QoS attributes of service are defined as \(<q_1,q_2,\cdots , q_l>\), where \(q_l\) represent the l-th QoS attribute. The most critical factors for cloud services are service response time, best practices, availability, latency, reliability, and throughput. Each cloud service has different requirements for QOS attributes. For instance, face detection service is less time-sensitive than SLAM service. Therefore, for each service’s bias towards service quality, we divide QoS attributes into two categories, i.e., positive attributes[availability, reliability, throughput, best practices] and negative attributes[response time, latency].

Maximum-minimum normalization based on [28] in Eqs. 7 and 8 is proposed to make different QoS values in a unified space. By this means, each QoS value is transferred into a value between 0 and 1.

$$\begin{aligned} q_{mi}^{p}= \left\{ \begin{array}{ll} \frac{q^{max}-q_{i}}{q^{max}-q^{min}} &{} if \,\,\, q^{max}-q^{min} \ne 0 \\ 1 - \epsilon &{} if \,\,\, q^{max}-q^{min} = 0 \end{array}\right. \end{aligned}$$
$$\begin{aligned} q_{mi}^{n}= \left\{ \begin{array}{ll} \frac{q_{i}-q^{min}}{q^{max}-q^{min}} &{} if \,\,\, q^{max}-q^{min} \ne 0 \\ 1-\epsilon &{} if \,\,\, q^{max}-q^{min} = 0 \end{array}\right. \end{aligned}$$

where \(q^{max}\) and \(q^{min}\) are the normalized value of the maximum and minimum QoS attributes respectively. \(q_{mi}^{p}\) and \(q_{mi}^{n}\) represent the positive and negative normalized values of Qos attributes with respect to the m-th service. \(\epsilon\) is the bias factor and set to 1e-2.

Besides, when service robots request a suitable service from the cloud, a set of services SR can be represented as \(<SR_{1}, SR_2,\cdots , SR_k,\cdots , SR_t>\). \(SR_k\) from k-th service robot is composed of the following sequence, \(\{< s_{k1}, sp_{k1}, cp_{k1}>,< s_{k2}, sp_{k2}, cp_{k2}>,\cdots ,\ <s_{km}, sp_{km}, cp_{km}>\}.\) Where \(sp_{km}\) is the price set by cloud service providers and \(cp_{km}\) is the price set by cloud platform providers. \(s_{km}\) is the m-th service in \(SR_t\) of k-th service robot. Thus, the cloud service could be represented as \(< s_{km}, sp_{km}, cp_{km}, q_{kml}>\), where \(q_{kml}\) represents the l-th QoS attribute of m-th service from k-th robot in SR.

Robotics cost model

As task execution terminal and processing terminal for raw data, the cost of a robot is an important factor to consider. Chen et al. proposed a QoS-aware robotic streaming workflow model in solving computation offloading problems based on the characteristics of the NCR and RSW for cloud robotics [29], while the model didn’t consider the cost of the robot and service completion condition. In this paper, the local computing cost, communication cost, service completion ratio are introduced to establish the robot cost model.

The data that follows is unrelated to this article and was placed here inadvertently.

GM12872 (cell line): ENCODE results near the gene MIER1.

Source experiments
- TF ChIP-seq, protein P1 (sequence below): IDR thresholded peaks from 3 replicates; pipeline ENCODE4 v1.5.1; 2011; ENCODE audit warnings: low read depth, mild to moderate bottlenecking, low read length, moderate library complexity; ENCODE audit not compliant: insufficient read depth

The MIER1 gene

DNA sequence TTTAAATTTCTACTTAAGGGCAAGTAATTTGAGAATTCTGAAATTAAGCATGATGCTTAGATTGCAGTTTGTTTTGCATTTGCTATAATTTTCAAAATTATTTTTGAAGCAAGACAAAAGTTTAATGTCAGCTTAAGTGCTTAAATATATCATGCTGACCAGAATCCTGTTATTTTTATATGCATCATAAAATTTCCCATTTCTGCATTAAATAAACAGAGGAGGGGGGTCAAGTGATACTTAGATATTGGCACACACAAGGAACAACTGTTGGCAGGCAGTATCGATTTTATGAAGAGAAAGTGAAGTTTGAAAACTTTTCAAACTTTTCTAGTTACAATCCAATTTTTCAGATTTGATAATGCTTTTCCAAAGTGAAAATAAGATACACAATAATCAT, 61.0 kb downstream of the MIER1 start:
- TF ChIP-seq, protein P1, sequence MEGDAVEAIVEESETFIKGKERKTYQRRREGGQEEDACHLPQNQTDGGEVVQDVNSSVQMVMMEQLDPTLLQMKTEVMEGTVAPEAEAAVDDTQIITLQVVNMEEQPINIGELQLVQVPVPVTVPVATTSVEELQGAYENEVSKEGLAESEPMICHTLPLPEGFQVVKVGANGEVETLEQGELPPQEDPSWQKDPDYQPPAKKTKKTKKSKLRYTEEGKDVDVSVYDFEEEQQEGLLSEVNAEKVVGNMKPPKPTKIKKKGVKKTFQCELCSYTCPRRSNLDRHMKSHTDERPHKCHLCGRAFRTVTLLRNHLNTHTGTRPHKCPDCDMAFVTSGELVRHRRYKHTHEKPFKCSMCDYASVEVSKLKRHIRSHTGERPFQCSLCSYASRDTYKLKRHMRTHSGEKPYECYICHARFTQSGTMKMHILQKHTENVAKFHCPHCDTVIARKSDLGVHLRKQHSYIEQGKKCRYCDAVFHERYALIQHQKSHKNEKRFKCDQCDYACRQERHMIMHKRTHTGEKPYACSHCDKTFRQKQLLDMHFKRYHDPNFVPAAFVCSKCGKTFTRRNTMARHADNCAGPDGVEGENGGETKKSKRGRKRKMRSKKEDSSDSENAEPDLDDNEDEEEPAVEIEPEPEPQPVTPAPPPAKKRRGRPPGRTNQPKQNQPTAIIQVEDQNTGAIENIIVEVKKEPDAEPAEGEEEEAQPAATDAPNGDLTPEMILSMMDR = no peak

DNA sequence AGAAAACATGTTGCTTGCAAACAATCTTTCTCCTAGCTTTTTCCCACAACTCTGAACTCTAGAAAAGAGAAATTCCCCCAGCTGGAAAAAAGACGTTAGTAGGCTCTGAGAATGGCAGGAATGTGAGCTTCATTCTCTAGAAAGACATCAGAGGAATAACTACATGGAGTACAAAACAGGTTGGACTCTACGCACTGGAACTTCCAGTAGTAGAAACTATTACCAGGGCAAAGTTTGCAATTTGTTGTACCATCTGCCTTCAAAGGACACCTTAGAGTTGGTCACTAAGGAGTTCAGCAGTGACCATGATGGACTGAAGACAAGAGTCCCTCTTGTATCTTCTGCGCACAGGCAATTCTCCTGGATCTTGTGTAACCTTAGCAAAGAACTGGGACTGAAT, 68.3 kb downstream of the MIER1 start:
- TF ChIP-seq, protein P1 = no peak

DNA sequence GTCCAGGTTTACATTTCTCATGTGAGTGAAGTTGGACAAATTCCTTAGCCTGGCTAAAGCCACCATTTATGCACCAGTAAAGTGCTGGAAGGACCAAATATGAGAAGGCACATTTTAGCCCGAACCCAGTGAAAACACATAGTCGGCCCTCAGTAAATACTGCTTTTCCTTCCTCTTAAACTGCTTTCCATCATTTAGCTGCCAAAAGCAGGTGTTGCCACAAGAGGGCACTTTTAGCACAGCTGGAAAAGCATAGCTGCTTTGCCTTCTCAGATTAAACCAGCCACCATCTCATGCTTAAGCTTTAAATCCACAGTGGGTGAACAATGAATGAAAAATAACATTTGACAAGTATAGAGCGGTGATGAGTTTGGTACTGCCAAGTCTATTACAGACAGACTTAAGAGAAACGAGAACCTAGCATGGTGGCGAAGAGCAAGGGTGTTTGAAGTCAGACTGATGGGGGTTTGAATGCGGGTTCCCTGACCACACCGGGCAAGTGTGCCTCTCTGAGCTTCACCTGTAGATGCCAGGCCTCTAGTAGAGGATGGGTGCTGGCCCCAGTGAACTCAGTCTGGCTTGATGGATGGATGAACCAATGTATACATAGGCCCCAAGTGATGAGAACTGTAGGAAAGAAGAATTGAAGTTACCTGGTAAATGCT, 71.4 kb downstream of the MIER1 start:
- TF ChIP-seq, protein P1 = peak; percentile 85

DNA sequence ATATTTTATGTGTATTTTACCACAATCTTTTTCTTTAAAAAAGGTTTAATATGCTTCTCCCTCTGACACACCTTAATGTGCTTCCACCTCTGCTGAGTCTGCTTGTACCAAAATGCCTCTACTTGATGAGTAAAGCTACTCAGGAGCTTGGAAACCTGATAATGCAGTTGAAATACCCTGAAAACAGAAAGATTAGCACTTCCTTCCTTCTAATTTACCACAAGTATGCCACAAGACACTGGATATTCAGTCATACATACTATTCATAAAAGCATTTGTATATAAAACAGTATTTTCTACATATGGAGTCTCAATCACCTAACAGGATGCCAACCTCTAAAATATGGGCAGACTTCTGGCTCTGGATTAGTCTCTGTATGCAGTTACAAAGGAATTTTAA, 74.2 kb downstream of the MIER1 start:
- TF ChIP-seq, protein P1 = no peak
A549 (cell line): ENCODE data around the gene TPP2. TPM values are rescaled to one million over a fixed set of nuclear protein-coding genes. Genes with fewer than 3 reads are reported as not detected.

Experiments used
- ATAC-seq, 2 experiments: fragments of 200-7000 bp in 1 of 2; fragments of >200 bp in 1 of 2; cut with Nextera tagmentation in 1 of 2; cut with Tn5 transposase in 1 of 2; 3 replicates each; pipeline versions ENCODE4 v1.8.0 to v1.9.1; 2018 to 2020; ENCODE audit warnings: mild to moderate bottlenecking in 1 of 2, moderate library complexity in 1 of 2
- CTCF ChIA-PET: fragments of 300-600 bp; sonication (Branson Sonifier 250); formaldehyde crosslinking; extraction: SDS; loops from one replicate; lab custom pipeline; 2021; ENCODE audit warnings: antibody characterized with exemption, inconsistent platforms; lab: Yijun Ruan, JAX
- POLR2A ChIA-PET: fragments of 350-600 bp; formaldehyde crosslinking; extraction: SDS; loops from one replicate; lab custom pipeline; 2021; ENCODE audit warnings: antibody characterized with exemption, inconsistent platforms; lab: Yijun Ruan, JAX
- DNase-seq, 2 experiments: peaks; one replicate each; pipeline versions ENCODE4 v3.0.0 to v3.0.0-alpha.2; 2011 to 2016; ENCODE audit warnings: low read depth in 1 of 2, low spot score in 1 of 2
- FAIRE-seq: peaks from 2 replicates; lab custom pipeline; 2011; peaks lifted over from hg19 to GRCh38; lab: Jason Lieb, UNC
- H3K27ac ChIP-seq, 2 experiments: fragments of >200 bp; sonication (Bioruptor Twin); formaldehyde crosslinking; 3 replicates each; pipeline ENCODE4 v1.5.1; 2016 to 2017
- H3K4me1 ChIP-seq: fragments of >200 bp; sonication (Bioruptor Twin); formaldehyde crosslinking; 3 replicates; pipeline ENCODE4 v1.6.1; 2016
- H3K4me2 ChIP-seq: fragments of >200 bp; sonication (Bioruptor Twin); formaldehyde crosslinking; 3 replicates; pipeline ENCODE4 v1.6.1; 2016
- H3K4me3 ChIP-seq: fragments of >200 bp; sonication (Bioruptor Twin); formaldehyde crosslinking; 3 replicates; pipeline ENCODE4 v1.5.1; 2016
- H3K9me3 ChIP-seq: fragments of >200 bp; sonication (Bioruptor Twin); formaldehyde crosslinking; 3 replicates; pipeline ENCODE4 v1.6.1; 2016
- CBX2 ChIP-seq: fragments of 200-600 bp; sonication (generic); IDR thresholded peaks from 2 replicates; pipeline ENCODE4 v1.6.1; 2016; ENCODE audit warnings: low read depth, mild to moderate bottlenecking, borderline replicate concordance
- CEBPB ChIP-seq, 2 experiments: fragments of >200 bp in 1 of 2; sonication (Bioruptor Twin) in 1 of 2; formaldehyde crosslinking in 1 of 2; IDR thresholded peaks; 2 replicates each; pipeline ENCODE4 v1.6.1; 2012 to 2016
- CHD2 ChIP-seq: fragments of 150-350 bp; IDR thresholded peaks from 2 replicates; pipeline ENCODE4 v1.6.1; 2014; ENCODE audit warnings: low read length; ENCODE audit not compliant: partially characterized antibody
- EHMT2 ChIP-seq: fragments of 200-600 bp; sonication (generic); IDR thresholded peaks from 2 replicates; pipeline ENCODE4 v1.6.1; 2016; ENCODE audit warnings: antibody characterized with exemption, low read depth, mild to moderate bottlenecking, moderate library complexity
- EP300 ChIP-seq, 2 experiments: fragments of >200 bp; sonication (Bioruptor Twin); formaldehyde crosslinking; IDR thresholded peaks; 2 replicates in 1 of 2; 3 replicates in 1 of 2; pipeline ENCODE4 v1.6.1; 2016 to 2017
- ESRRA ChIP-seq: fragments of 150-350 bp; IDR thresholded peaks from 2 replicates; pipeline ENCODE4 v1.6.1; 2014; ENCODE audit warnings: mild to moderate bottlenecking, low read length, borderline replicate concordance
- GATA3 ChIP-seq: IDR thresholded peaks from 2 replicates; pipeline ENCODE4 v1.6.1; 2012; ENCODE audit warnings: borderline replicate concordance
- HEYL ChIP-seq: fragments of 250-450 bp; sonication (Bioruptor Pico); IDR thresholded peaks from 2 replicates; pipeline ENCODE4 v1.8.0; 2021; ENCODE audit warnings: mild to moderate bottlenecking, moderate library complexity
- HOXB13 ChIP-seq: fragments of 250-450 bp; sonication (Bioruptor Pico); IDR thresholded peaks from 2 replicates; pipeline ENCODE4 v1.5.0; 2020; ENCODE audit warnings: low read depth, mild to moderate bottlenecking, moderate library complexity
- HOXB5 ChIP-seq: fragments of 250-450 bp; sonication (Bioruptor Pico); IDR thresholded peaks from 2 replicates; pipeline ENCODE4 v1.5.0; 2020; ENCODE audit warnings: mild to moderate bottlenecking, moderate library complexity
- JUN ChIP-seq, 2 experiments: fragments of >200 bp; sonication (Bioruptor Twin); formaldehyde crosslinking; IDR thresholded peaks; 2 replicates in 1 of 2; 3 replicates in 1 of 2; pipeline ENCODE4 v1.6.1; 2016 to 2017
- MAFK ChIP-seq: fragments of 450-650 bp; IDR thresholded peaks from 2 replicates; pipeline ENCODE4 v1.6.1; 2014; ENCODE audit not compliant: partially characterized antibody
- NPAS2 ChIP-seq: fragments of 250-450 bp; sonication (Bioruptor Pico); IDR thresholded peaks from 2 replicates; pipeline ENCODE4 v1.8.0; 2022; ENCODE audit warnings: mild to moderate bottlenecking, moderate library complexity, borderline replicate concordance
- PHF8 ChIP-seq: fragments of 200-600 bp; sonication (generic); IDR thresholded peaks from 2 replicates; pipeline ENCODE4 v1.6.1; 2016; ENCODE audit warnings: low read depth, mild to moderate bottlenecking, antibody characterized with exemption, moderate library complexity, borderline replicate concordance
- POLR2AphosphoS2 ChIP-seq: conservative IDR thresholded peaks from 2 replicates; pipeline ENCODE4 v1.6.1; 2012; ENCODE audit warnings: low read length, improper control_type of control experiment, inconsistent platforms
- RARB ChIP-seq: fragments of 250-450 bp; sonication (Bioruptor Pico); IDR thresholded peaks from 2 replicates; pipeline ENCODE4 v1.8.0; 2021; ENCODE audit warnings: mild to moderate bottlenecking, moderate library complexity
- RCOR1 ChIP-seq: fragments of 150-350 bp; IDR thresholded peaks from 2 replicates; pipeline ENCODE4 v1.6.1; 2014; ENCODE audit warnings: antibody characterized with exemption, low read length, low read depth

Generally, the robot is equipped with Raspberry Pi or other mainboards, with ROS or Android. The cost of the robot is mainly related to the calculation attribute. We define the robot as a computing unit. RC is defined as the robot’s computing consuming and RP as the power energy consuming at a specific service invocation per seconds. RCPU and RPC are the cost spent per unit time of CPU and power energy respectively. The cost in \(\Delta\)t are obtained in Eq. 9.

$$\begin{aligned} RLC_{k}=\sum _{j=1}^{m} (\alpha RC_{j}*RCPU_{k}* \Delta t_{j}+ \beta RPC_{k}*\int _{0}^{\Delta t_{j}}RP_{j}) \end{aligned}$$

where \(RLC_{k}\) represents the local computing cost of the k-th robot. \(\alpha\) and \(\beta\) are the weights of CPU and energy cost.

The robot communication cost model consists of service invocation, data conversion and local bandwidth-consuming (ignored in this article). Based on our previous experience in building a robot cloud platform, for data timeout, JSON file format is used to transfer a small amount of data, and the meta-data denoted by FD is transferred after packing. FL and FL’ are JSON data lengths of sending process and receiving process (i.e., JSON file), respectively. To simplify the model, the ratio of which the same kind robots transfer data is set to a constant number between cloud platform and specific robot, i.e., 5MB/s, 50MB/s, 100MB/s, is denoted by \(RF_{k}\). Thus, the k-th robot communication cost can be expressed as Eq. 10.